Kentuckians were in place or soon would be Monday to help feed and shelter people and restore power in the aftermath of superstorm Sandy.
American Red Cross volunteer Rich Conaway of Lexington was on his way to Bloomfield, W.Va., about 120 miles northeast of Charleston, the state capital, to assist with a shelter that would open in anticipation of power outages there because of predicted heavy snowfall. He spent Sunday night in Charleston and then was reassigned to Bloomfield.
"They already have shelters open, but they don't have enough support, so that's why I'm heading that way," Conaway said by telephone. "I could get there, and if they don't have supplies, I've got to drive and go get them. If they don't have enough staff, I jump in and help the staff. If we have people who can't get to the shelter, I will take food and necessary items to them."
Conaway, 44, was driving an emergency response vehicle loaded with eating utensils and heat sources for preparing food. "I can transport food, if need be, to hand out to people," he said. "I can transport three skids of water if I need to."
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The last time he managed a shelter for a hurricane-related disaster was in Louisiana in the wake of Isaac, the late-summer storm that battered the Gulf Coast in August.
"The main priority of shelter staff is to have a safe, comfortable environment for the residents that are there," Conaway said. "We want it to be a safe environment for everybody."
Ron Shipman, another Red Cross volunteer from Albany in southern Kentucky, also was in Charleston, trying to line up other volunteers to feed and staff shelters.
"There are a few counties that are going to get hit worse, and right now they have less than two persons (volunteers) per shelter, so it's going to be a real scramble," Shipman said by telephone.
He needed to get volunteers from all over West Virginia in place before the snow hits, he said, "because once it starts snowing, we cannot get in there. So we're trying to get all the supplies up to them right now so we can supply them and so people will be all right for quite a few days."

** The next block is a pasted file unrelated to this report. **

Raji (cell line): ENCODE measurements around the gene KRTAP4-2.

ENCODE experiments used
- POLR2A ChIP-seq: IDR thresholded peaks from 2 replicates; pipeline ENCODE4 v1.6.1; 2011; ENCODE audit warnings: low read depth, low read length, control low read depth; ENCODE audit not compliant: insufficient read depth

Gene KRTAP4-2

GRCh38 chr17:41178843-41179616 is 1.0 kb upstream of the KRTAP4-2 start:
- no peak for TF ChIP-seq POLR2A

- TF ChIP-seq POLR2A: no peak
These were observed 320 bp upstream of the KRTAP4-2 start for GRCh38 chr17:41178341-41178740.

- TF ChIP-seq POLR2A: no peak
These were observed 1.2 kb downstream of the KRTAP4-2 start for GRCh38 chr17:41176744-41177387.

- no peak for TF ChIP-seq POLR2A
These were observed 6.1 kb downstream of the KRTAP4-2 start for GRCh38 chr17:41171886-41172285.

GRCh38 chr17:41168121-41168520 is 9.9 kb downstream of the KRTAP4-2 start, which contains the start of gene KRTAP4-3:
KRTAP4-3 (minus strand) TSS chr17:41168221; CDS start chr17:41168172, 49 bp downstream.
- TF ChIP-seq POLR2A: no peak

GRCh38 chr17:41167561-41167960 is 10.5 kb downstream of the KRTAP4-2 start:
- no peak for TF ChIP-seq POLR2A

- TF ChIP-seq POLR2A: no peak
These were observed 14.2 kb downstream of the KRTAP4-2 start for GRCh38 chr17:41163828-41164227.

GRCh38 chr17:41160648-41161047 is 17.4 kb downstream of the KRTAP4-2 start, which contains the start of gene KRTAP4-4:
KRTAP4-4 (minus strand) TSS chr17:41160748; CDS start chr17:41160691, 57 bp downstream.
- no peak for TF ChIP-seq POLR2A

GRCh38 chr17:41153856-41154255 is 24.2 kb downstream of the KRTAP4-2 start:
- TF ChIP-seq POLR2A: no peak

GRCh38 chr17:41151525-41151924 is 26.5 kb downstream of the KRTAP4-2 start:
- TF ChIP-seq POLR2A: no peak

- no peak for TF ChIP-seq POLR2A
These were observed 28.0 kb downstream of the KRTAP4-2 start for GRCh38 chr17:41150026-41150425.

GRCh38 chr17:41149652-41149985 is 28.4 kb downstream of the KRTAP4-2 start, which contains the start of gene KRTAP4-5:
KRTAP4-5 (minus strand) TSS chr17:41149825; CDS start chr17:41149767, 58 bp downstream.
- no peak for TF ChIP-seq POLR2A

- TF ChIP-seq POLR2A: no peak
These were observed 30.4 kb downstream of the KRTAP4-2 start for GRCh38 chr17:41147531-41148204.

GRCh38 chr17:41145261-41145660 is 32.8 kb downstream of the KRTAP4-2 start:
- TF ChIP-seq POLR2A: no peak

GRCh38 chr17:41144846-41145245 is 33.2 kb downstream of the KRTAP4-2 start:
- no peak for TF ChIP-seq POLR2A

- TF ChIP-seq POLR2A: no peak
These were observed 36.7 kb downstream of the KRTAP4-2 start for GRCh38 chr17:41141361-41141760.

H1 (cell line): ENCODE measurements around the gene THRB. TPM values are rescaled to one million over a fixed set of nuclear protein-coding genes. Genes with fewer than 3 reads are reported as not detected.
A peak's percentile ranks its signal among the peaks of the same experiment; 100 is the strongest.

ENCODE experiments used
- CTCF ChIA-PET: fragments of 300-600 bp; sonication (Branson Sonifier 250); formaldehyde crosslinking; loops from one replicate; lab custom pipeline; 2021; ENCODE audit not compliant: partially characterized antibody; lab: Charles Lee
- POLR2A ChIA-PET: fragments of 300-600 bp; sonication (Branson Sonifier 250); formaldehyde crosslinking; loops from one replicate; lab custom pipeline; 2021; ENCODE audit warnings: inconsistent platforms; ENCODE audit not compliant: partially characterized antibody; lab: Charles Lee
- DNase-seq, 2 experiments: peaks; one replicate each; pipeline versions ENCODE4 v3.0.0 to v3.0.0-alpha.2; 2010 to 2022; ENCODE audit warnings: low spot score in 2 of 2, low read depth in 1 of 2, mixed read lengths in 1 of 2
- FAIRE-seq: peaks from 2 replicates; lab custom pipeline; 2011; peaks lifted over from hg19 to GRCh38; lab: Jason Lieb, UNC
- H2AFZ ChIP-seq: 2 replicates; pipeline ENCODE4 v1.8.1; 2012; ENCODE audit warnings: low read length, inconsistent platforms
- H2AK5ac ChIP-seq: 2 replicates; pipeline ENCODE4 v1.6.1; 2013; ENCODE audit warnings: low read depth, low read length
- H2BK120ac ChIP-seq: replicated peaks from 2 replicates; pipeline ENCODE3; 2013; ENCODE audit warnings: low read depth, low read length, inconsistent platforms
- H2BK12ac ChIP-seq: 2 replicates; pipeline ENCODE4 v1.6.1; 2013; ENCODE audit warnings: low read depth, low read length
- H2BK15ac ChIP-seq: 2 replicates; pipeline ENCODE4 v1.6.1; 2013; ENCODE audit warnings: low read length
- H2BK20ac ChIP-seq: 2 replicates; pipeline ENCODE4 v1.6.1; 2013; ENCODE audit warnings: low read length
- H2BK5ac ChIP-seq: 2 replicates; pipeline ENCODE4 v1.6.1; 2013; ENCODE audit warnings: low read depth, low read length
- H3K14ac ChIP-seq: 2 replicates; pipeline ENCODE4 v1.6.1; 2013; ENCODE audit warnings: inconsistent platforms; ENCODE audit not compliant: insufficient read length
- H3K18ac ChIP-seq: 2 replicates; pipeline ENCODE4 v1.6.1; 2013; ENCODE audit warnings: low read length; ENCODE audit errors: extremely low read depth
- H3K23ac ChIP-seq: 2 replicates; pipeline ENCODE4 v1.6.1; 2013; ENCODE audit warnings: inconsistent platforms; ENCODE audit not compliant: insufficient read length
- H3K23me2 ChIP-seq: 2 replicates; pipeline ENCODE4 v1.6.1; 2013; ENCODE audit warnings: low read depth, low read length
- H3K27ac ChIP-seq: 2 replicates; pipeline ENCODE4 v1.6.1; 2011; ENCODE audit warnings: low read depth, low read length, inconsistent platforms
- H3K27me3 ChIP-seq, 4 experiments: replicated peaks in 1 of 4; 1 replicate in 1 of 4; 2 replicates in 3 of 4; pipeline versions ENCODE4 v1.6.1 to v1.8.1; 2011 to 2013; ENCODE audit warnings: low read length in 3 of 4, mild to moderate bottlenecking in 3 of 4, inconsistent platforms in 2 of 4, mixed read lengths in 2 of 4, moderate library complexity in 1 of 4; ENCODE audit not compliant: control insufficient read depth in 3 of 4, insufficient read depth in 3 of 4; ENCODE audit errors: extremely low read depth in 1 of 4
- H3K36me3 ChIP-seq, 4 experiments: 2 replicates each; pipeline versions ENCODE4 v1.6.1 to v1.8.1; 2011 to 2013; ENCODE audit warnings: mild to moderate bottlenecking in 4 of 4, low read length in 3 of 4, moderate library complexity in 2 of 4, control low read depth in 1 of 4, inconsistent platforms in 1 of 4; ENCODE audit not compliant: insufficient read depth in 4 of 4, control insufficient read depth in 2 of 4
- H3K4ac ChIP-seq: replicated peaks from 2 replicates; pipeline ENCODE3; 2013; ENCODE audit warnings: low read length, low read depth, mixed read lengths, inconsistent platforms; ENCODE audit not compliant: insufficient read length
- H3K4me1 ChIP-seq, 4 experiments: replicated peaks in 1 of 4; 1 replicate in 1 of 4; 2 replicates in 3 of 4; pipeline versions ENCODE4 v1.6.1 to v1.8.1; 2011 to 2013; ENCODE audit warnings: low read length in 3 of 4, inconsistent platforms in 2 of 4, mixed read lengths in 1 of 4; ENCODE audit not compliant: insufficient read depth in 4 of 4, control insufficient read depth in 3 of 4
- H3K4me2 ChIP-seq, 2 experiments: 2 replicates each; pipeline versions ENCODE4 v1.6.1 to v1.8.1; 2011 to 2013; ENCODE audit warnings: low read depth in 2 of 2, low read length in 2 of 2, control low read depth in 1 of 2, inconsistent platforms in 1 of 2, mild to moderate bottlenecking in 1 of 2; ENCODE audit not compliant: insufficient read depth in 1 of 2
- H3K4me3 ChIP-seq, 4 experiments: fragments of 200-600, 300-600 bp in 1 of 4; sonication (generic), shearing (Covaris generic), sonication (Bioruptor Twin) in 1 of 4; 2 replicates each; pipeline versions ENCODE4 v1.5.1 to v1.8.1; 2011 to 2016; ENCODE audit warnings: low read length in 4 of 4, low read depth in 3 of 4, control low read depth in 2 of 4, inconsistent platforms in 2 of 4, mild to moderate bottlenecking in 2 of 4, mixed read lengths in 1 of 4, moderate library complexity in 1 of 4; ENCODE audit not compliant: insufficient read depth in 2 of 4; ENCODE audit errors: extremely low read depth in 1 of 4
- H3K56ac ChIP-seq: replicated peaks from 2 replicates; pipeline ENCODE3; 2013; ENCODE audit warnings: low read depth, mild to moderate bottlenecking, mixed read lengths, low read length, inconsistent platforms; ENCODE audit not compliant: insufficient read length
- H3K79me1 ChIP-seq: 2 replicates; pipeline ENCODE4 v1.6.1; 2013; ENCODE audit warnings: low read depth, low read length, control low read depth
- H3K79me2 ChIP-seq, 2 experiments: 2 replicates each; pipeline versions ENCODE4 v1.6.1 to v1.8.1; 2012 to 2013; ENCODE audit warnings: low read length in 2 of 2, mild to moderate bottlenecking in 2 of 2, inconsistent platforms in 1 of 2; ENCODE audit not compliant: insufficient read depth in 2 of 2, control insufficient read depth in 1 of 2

Shipman, 56, anticipated he would be deployed later to help feed residents at a shelter.
To have a blizzard associated with a hurricane is "very, very, very rare," he said. "That's what's throwing everyone off."
The Bluegrass Chapter of the American Red Cross also sent two volunteers to New York, one to New Jersey and one to West Virginia. No additional volunteers were to be sent until after the storm made landfall, said Winn Stephens, director of development for the Red Cross in Lexington.
The storm made landfall Monday evening in New Jersey.
By early Monday, the Red Cross had opened and managed 112 shelters in nine states with about 3,250 residents. More shelters were scheduled to open later Monday.
Meanwhile, Kentucky Utilities and Louisville Gas and Electric sent more than 300 people — including some full-time employees and some contractors — to Pennsylvania to help with power restoration, KU spokesman Cliff Feltham said.
The workers were sent to assist PPL Electric Utilities, a subsidiary of KU and LG&E's parent company, PPL Corp., in the Philadelphia area.
"They left early Saturday morning, and most of them got there probably last night and were just waiting for the storm to come through and waiting for something to respond to," Feltham said.
PPL asked for the early deployment so workers "could hit the ground running" after the storm, Feltham said.
The line technicians and tree crews, who came from all over Kentucky, will be deployed once outages occur, he said. Tree crews are typically deployed first because "they've got to cut up the tree limbs and get the trees out of the way so the line techs can do their work."
LG&E and KU participate in nationwide mutual-assistance agreements, in which a collection of utility companies assist other utilities in times of natural disaster and other crises.
This was the second time in 2012 that crews have been dispatched to help hurricane-ravaged areas. In August, LG&E and KU sent 204 employees and Kentucky-based contractors to help Entergy Corp. restore power after Hurricane Isaac hit the Gulf Coast.
Such situations are adrenaline-pumping experiences, said Red Cross volunteer Conaway, who was a firefighter in the military.
"When you get a call, you get dressed and you leave. Just the sheer fact of somebody needing help and I was able to take time out of my life to give needs to somebody else, that's all the reward I need," Conaway said. "The satisfaction of, 'Thank you, I needed a warm place to lay my head, and you made that happen' — that's what we're here for."